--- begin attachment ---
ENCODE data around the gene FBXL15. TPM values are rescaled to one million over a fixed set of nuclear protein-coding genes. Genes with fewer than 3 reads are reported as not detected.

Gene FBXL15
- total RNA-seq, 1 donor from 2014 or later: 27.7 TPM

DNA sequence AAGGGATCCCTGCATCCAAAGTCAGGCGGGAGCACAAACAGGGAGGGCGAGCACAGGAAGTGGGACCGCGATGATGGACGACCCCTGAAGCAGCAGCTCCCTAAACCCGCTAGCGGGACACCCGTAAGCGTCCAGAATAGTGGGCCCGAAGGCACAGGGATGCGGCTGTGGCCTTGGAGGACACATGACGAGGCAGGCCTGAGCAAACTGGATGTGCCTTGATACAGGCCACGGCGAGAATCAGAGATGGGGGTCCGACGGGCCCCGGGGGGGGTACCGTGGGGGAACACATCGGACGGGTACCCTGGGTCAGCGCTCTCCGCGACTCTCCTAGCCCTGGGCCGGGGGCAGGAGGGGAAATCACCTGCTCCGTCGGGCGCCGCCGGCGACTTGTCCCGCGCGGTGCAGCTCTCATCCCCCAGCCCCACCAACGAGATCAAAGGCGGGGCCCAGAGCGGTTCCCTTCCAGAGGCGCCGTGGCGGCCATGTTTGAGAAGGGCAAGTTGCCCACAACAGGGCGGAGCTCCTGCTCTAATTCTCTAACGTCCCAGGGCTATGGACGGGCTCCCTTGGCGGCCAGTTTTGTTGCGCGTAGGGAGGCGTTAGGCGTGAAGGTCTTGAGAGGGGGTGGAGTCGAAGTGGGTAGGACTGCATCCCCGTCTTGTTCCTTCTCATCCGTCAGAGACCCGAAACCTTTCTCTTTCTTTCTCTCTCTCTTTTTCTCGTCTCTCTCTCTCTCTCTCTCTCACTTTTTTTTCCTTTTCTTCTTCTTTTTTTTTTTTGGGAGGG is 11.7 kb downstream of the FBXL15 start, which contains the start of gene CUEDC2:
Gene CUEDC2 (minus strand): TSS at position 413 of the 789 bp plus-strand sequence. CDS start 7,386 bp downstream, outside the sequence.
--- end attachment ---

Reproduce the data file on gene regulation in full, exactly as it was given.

ENCODE data around the gene FBXL15. TPM values are rescaled to one million over a fixed set of nuclear protein-coding genes. Genes with fewer than 3 reads are reported as not detected.

Gene FBXL15
- total RNA-seq, 1 donor from 2014 or later: 27.7 TPM

DNA sequence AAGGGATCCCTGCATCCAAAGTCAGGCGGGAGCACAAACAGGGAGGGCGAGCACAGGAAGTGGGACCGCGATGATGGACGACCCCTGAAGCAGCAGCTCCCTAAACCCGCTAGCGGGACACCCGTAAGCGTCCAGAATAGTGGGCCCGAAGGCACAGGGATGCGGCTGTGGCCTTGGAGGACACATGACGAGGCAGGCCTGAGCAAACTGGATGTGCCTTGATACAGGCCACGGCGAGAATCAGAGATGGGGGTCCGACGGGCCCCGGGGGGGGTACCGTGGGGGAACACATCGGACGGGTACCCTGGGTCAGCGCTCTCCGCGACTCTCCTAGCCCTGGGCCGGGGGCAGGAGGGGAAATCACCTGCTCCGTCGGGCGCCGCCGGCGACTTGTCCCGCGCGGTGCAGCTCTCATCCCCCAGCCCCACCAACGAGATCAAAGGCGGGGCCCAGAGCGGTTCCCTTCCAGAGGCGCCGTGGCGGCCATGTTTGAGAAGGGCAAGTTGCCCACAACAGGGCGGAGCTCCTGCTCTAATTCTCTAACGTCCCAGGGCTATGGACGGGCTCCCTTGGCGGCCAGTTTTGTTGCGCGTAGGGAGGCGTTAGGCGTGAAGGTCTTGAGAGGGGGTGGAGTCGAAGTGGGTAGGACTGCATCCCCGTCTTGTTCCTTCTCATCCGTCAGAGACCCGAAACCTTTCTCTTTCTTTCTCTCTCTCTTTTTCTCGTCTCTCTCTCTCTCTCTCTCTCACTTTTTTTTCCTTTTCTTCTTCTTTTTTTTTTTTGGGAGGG is 11.7 kb downstream of the FBXL15 start, which contains the start of gene CUEDC2:
Gene CUEDC2 (minus strand): TSS at position 413 of the 789 bp plus-strand sequence. CDS start 7,386 bp downstream, outside the sequence.